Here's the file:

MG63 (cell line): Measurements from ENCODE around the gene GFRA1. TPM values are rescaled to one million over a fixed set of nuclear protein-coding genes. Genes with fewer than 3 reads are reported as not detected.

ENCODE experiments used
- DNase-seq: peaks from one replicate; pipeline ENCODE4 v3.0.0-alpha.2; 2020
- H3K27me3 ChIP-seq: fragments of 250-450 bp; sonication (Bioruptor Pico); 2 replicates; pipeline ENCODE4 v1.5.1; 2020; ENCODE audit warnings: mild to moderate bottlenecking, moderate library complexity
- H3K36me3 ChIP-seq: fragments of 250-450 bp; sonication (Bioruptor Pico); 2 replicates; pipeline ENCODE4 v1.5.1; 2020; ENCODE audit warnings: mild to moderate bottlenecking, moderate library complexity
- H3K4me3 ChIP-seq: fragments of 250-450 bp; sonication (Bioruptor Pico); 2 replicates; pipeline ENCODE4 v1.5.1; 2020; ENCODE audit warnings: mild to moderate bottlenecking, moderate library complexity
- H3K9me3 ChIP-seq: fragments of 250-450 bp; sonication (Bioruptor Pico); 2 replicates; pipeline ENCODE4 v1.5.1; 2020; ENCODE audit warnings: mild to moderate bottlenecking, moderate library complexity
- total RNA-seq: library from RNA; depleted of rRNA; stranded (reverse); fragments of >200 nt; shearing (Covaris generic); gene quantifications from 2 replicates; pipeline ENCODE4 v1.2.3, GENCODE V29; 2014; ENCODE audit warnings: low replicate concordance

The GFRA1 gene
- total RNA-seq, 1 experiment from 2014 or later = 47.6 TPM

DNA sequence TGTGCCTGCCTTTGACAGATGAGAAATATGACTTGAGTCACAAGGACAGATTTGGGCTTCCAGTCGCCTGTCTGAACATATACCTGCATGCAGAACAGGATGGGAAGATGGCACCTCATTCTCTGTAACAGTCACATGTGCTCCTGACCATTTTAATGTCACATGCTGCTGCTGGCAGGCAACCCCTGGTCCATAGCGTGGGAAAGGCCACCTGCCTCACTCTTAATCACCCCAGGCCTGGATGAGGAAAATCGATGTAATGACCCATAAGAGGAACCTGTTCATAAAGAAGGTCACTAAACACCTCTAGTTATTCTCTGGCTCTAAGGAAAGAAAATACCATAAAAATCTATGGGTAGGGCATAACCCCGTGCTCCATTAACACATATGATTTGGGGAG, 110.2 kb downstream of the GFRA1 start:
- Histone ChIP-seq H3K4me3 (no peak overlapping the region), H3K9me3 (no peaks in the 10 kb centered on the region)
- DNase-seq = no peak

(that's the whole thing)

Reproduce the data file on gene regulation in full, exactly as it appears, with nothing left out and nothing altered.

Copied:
MG63 (cell line): Measurements from ENCODE around the gene GFRA1. TPM values are rescaled to one million over a fixed set of nuclear protein-coding genes. Genes with fewer than 3 reads are reported as not detected.

ENCODE experiments used
- DNase-seq: peaks from one replicate; pipeline ENCODE4 v3.0.0-alpha.2; 2020
- H3K27me3 ChIP-seq: fragments of 250-450 bp; sonication (Bioruptor Pico); 2 replicates; pipeline ENCODE4 v1.5.1; 2020; ENCODE audit warnings: mild to moderate bottlenecking, moderate library complexity
- H3K36me3 ChIP-seq: fragments of 250-450 bp; sonication (Bioruptor Pico); 2 replicates; pipeline ENCODE4 v1.5.1; 2020; ENCODE audit warnings: mild to moderate bottlenecking, moderate library complexity
- H3K4me3 ChIP-seq: fragments of 250-450 bp; sonication (Bioruptor Pico); 2 replicates; pipeline ENCODE4 v1.5.1; 2020; ENCODE audit warnings: mild to moderate bottlenecking, moderate library complexity
- H3K9me3 ChIP-seq: fragments of 250-450 bp; sonication (Bioruptor Pico); 2 replicates; pipeline ENCODE4 v1.5.1; 2020; ENCODE audit warnings: mild to moderate bottlenecking, moderate library complexity
- total RNA-seq: library from RNA; depleted of rRNA; stranded (reverse); fragments of >200 nt; shearing (Covaris generic); gene quantifications from 2 replicates; pipeline ENCODE4 v1.2.3, GENCODE V29; 2014; ENCODE audit warnings: low replicate concordance

The GFRA1 gene
- total RNA-seq, 1 experiment from 2014 or later = 47.6 TPM

DNA sequence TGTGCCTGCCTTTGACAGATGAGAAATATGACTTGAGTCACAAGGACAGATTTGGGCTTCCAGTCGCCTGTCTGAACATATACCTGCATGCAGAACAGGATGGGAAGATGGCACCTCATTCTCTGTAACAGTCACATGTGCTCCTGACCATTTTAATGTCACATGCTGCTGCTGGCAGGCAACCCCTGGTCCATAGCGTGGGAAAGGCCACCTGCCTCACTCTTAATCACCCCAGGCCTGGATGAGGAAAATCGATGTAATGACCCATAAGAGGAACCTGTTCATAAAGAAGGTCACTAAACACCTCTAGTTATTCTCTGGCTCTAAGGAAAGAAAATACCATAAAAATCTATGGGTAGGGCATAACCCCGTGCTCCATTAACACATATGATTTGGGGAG, 110.2 kb downstream of the GFRA1 start:
- Histone ChIP-seq H3K4me3 (no peak overlapping the region), H3K9me3 (no peaks in the 10 kb centered on the region)
- DNase-seq = no peak